According to reports, as power is restored in India, which experienced the worst blackouts in the history of human-generated electricity. An estimated 360 million people lost power on July 30. The next day, over 600 million people were blacked out. With the lights back on, now it’s time to restore the credibility of the sector and the country.
Scores of recommendations have been put forward to prevent this catastrophe in the future. Thermal power producers prescribe ramping up coal-fired power. Clean energy advocates suggest using distributed renewable sources, because coal-generated power causes greenhouse gas emissions and uses a lot of water, which is in short supply. Industry analysts and financial institutions recommend raising electricity prices in line with the underlying fuel costs. Demand to privatize the financially distraught state-owned power distribution companies — called “discoms” — is back in the newspaper editorials as well.
These are all valid ideas. Each has a potential to help although they have different degrees of implementation challenges and their impacts would vary. As India rethinks its energy pathway, we need to keep two things in mind.
First, the blackout was the result of at least two things: a lack of grid discipline by discoms, who were drawing more power than they said they would; and a lack of ability by the grid operators to maintain order. As a solution, operators need to be given the technology that allows them to manage the grid in real time and higher interconnection capacity on the power transmission network to manage loads between regions. They also need electricity regulators to set sufficiently high penalties but will have to develop the guts to enforce them.
Second, there is resource scarcity all round. There isn’t enough power in India or enough people who pay up for what they use. Coal is in acute shortage, and water availability is dwindling. Power must be treated like a scarce resource — conserved and priced according to its value. Neither of those things happens in India as much as they should.
Unlike other goods where discounts are offered for higher consumption, power prices increase as usage rises. That progressive pricing does deter overconsumption, but so would incentives for big consumers to manage (or reduce) demand. Large industrial or commercial consumers can get incrementally better at targeting their peak power usage if prices vary with the time of day. The technology that can measure and manage this flexible power usage exists in the form of smart meters, communication networks and display devices. It has been deployed and tested in India and will scale up automatically across the country if state electricity regulators set clear incentives. Consumers will be happier managing their demand during peak and non-peak periods than facing a government diktat shutting their supply every day.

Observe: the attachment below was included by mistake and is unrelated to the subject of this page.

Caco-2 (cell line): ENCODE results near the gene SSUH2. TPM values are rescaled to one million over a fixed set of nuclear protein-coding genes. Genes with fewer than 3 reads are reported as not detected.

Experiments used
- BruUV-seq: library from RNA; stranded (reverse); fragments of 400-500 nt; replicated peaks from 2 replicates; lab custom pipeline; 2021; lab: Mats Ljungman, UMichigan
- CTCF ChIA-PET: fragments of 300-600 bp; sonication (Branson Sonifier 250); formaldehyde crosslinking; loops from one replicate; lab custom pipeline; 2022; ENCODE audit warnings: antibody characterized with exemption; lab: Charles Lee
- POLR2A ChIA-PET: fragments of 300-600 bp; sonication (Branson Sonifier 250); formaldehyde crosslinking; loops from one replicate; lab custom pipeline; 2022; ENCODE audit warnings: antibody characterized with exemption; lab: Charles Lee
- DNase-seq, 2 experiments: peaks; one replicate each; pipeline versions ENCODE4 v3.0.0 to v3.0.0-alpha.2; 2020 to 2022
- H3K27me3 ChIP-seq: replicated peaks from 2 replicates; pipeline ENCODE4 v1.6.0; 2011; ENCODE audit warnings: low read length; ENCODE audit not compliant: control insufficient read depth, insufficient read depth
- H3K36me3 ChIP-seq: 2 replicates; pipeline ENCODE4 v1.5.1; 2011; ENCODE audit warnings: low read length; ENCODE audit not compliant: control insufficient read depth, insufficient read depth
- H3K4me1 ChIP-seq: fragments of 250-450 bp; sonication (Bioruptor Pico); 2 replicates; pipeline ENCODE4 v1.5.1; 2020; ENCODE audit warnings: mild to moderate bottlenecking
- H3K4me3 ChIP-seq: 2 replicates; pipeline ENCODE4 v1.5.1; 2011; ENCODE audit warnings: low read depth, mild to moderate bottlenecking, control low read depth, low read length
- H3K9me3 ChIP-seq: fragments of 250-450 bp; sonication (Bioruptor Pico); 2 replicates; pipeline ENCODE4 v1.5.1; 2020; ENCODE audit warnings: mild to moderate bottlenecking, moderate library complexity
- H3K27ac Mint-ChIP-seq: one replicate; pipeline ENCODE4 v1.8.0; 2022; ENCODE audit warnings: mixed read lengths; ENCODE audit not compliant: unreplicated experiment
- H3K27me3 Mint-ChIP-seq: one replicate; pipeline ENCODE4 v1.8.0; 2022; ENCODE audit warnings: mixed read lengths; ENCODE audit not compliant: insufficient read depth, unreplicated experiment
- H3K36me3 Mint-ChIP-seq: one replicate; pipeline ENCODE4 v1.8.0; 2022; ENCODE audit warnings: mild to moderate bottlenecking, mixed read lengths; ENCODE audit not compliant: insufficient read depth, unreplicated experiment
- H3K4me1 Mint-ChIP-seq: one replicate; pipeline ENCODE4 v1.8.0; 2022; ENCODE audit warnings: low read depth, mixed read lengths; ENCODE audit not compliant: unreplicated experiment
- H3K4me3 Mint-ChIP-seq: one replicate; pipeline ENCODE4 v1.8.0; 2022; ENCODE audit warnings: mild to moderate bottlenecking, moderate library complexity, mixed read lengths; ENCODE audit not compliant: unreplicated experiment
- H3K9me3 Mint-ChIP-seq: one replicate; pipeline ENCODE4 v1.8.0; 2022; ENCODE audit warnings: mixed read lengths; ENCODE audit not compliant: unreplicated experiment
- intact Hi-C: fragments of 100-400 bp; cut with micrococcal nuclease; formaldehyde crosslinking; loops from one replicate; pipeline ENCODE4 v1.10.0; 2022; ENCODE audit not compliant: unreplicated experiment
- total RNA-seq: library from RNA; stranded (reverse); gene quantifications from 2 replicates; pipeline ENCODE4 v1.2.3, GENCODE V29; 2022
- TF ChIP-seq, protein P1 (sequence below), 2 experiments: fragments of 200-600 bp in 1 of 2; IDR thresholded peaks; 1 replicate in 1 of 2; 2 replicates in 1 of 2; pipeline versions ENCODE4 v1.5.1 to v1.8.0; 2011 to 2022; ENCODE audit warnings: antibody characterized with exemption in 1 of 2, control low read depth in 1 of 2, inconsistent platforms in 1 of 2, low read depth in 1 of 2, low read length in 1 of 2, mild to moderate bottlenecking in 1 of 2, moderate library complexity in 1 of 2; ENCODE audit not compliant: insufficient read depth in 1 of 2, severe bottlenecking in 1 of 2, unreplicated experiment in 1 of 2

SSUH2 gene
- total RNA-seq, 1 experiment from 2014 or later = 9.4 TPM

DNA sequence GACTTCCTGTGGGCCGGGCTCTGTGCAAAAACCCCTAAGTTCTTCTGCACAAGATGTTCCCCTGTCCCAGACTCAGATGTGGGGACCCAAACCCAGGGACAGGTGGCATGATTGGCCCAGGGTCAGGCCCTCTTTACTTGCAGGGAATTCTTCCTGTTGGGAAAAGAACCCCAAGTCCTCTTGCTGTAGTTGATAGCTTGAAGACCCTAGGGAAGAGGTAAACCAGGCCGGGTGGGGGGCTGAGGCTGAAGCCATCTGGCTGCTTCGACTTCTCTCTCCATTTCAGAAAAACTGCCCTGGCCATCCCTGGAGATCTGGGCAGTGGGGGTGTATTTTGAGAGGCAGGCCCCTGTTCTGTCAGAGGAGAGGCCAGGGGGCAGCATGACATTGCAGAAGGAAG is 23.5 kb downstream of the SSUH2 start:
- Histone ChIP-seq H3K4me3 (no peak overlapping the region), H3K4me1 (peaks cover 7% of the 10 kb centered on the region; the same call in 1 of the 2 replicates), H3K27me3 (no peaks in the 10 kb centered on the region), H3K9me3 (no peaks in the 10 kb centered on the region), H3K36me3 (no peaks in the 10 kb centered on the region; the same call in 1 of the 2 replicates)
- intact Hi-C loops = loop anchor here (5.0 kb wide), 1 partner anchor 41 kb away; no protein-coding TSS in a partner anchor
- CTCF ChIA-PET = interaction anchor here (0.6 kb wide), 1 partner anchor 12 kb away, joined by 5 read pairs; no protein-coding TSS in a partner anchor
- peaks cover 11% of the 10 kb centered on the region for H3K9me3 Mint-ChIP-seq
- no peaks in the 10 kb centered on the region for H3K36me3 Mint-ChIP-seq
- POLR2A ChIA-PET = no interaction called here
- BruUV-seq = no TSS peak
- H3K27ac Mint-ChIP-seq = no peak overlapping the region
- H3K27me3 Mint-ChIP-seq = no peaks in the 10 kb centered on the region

Another solution is to improve India’s microgrids, which are local grid networks that serve no more than a few megawatts with a dedicated power-generation source and loads that are also connected to the larger distribution network. Microgrids have two prime testing grounds in India: wealthy elites and the rural poor.
Most large consumers — high-end residential complexes, commercial malls, office spaces or industrial clusters — have two power supply sources: the traditional grid and their mostly diesel-powered back-up generators. Smarter microgrids can help manage demand by automatically switching off non-critical power use during outages, which is when diesel generators are most expensive. They also allows individuals within the system to share generating capacity and pay prices proportional to their usage rather than relying on a fixed per-user fee, which is often the case now. A recent project announced by Echelon Corporation and Grene Robotics’ Skynet for a residential complex in Hyderabad is an example.
Microgrids can also serve people who don’t have access to the main power grid. About 400 million people in India are without power or live in energy poverty, according to the International Energy Agency. Young entrepreneurs running companies like Husk Power Systems which uses biomass and Mera Gao Power which deploys solar power are already employing these microgrids to alleviate the problem.
Things move slowly in India. Big solutions, such as resolving the financial mess of the discoms and adding more coal or nuclear capacity will take time. Until then, we can’t afford to let the grid become further outdated. Work needs to be done at all three levels of the grid — transmission, distribution and microgrids. Imagine an India ten years from now with even more power demand, and plenty more supply, being carried on today’s unstable grid.